Here are five more great digital history sites and archives, new to me in 2014. (To see the first five on my list, click here.)
1. The New York Public Library’s digital collections released a site update this month, and the new browsing experience is excellent. A stream of recently digitized items allows for some serendipity, and another stream of items in the public domain directs browsing for those who have a specific use in mind. But the many curated collections are the main attraction, offering a multiplicity of ways into the library’s holdings. You can browse by type of document, for example infographics, postcards, or menus. Or explore collections that highlight the library’s strengths: New York City, theater history, and LGBT liberation. The organization scheme conveys a quirky and enjoyable sense of the curators’ personalities. For example, there’s a whole collection of photographs of New York City doors.
2. The Living New Deal project is an inventory and database of places where New Deal programs funded infrastructure, public art, parks, and trails. The group behind the project writes that they want to make the impact of these programs visible: “Because these public works were rarely marked, the New Deal’s ongoing contribution to American life goes largely unseen.” You can browse the register of New Deal projects on a map, or filter by category, by commissioning agency, by artist, or by location. Living New Deal invites readers to submit photos, family stories, or new entries to the database.
3. The UCLA Library’s Collecting Los Angeles project offers interesting new ways into the library’s collections of photographs and portraits of life in 20th-century Los Angeles. On the site’s most fun page, the library’s database of images, which run from 1920 through 1964, is represented as a colorful timeline. You can browse each decade thematically (“culture,” “arts,” “crime”) or hover your cursor over the timeline, seeing a preview of each item’s description pop up before selecting.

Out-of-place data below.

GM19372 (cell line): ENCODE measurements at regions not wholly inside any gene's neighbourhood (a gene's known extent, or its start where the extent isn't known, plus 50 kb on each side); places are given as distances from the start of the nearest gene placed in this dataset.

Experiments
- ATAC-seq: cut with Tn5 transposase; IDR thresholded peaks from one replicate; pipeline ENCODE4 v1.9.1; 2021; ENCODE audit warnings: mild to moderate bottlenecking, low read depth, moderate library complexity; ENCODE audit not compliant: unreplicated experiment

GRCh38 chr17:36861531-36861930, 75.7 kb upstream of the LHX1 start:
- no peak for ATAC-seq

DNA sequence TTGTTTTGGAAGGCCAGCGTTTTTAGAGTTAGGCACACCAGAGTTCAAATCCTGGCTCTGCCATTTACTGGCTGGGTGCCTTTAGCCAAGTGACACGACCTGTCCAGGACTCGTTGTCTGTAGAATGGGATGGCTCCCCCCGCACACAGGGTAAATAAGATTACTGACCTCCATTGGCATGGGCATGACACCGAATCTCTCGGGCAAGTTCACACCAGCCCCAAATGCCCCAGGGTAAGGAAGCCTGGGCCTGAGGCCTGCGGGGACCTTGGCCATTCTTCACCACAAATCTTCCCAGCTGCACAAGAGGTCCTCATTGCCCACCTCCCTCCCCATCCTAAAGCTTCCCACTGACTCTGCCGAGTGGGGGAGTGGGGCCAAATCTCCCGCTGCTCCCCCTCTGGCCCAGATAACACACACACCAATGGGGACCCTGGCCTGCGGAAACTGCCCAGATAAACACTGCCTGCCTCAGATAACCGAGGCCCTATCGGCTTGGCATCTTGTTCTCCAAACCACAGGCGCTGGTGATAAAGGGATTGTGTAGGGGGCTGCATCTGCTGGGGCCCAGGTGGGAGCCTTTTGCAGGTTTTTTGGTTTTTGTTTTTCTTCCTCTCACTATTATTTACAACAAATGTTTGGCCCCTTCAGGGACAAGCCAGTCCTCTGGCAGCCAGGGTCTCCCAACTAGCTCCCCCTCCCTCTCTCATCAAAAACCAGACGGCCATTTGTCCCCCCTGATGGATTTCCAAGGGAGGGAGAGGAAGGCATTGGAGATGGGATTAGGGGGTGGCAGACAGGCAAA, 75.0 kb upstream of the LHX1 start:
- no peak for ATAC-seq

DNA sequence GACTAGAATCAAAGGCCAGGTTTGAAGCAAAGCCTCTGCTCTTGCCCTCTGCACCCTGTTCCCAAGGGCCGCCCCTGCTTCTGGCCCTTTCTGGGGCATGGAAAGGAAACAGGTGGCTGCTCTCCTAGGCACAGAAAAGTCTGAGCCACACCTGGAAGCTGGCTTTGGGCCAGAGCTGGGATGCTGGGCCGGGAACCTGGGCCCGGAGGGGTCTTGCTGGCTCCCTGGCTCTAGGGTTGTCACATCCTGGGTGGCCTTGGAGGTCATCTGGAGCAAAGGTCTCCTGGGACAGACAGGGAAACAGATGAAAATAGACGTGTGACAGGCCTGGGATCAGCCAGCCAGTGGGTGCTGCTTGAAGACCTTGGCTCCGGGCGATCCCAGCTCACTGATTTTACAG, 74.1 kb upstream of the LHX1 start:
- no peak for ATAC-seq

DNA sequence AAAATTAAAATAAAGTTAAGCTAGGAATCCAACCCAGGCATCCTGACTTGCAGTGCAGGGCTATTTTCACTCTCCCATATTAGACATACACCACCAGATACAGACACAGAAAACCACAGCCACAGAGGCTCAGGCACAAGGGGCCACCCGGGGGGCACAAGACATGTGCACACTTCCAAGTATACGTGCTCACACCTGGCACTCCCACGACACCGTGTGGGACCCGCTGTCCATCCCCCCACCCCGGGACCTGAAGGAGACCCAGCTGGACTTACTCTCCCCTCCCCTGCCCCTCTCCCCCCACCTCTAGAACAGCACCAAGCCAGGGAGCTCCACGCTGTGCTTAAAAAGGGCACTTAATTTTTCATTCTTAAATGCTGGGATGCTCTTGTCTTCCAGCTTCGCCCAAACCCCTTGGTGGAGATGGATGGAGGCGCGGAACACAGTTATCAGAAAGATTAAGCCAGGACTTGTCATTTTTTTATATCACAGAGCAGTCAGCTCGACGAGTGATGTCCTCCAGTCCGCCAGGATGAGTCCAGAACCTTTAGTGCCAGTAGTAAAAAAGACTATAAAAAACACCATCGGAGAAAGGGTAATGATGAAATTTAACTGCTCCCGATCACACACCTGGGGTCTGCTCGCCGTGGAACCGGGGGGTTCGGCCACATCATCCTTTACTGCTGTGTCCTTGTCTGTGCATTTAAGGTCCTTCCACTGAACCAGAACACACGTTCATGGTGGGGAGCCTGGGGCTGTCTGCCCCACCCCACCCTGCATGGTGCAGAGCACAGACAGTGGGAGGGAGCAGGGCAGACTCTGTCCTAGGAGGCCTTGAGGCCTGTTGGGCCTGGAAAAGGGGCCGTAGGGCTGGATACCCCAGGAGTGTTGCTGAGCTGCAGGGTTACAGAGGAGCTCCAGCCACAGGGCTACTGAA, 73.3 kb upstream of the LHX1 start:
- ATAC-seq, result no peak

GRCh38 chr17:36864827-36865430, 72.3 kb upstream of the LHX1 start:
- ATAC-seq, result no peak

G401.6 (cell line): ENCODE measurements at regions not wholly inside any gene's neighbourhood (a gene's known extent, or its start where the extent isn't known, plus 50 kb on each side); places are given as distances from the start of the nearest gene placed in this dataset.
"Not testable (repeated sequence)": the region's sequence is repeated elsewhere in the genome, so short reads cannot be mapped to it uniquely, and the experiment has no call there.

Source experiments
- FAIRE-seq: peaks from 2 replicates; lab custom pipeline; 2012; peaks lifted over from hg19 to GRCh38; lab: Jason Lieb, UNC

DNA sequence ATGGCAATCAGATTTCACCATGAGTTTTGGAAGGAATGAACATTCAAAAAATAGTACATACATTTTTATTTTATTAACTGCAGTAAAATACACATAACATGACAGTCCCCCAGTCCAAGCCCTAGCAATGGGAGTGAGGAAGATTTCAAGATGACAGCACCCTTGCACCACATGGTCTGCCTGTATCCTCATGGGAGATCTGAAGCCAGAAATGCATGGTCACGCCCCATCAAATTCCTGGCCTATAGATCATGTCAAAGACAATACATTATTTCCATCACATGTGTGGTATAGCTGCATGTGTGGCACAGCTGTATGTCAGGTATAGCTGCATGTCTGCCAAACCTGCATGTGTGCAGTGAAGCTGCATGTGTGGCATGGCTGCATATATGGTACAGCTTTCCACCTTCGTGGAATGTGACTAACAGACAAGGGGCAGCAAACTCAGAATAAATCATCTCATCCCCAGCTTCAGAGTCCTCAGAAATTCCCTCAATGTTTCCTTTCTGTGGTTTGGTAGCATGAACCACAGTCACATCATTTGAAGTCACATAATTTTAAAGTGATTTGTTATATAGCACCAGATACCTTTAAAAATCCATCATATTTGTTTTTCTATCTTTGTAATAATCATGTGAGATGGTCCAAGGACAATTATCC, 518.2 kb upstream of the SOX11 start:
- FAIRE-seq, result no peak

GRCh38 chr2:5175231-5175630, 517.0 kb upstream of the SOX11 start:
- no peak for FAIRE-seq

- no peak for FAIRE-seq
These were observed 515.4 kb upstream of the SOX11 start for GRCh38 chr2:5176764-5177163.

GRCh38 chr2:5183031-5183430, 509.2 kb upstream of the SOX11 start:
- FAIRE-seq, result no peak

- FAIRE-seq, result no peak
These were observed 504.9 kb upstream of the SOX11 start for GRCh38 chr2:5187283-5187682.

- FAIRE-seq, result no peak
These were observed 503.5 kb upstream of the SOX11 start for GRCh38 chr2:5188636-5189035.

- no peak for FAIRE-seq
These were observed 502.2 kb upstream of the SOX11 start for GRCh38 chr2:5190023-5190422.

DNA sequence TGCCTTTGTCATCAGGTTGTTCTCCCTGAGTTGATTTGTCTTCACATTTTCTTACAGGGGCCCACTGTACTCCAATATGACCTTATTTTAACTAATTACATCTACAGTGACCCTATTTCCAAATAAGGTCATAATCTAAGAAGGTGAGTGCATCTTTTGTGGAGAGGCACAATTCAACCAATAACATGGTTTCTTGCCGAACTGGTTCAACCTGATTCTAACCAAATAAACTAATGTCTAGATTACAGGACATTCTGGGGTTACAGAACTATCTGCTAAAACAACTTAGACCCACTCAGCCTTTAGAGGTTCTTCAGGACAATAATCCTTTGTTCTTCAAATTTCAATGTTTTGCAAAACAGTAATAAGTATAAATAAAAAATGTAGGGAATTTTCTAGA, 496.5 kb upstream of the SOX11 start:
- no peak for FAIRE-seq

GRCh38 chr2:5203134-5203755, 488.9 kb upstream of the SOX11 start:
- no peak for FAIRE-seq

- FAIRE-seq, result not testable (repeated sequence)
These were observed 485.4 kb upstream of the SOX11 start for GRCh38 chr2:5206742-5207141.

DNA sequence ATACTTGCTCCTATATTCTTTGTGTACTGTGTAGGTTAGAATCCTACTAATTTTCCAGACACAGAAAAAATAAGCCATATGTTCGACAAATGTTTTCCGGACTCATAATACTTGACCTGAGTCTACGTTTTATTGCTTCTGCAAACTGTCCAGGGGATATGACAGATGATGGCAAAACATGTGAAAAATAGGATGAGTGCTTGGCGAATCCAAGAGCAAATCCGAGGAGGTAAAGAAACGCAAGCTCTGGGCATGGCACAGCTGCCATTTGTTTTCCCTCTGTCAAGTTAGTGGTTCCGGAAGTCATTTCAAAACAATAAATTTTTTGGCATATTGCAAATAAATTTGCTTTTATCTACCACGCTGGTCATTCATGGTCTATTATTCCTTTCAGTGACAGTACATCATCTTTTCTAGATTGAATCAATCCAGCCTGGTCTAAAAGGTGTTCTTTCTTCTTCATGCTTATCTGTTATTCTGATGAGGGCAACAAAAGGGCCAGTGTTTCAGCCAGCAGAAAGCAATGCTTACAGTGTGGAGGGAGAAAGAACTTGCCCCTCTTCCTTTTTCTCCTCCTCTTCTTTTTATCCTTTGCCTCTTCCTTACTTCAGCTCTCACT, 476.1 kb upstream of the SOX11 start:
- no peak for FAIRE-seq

4. AfricaMap, from the Center for Geographical Analysis at Harvard, has been around for a few years, but I saw it for the first time this year, so I’m including it. The map allows you to select many layers of contemporary data related to African demographics—languages and ethnic groups, histories of conflict, health statistics, utilities and transportation—but it’s also helpful to use when trying to understand the continent’s history. The map offers historical overlays, geographical data tracking the slave trade, and period views which show you the configuration of major language groups at various points in time.
5. And, finally, another interactive map, The Spread of U.S. Slavery, 1790-1860, by historian Lincoln Mullen, is simpler (but perhaps more accessible) in its approach. Using census data, Mullen shows the presence of slavery in American counties across the specified decades. The slider takes you forward and backward in time, and hovering the cursor reveals the data for each county, including the total number of people, the people per square mile, and the percentage of white, free black, and enslaved people present. Mullen’s discussions of the reliability and usefulness of his data are a model of transparency.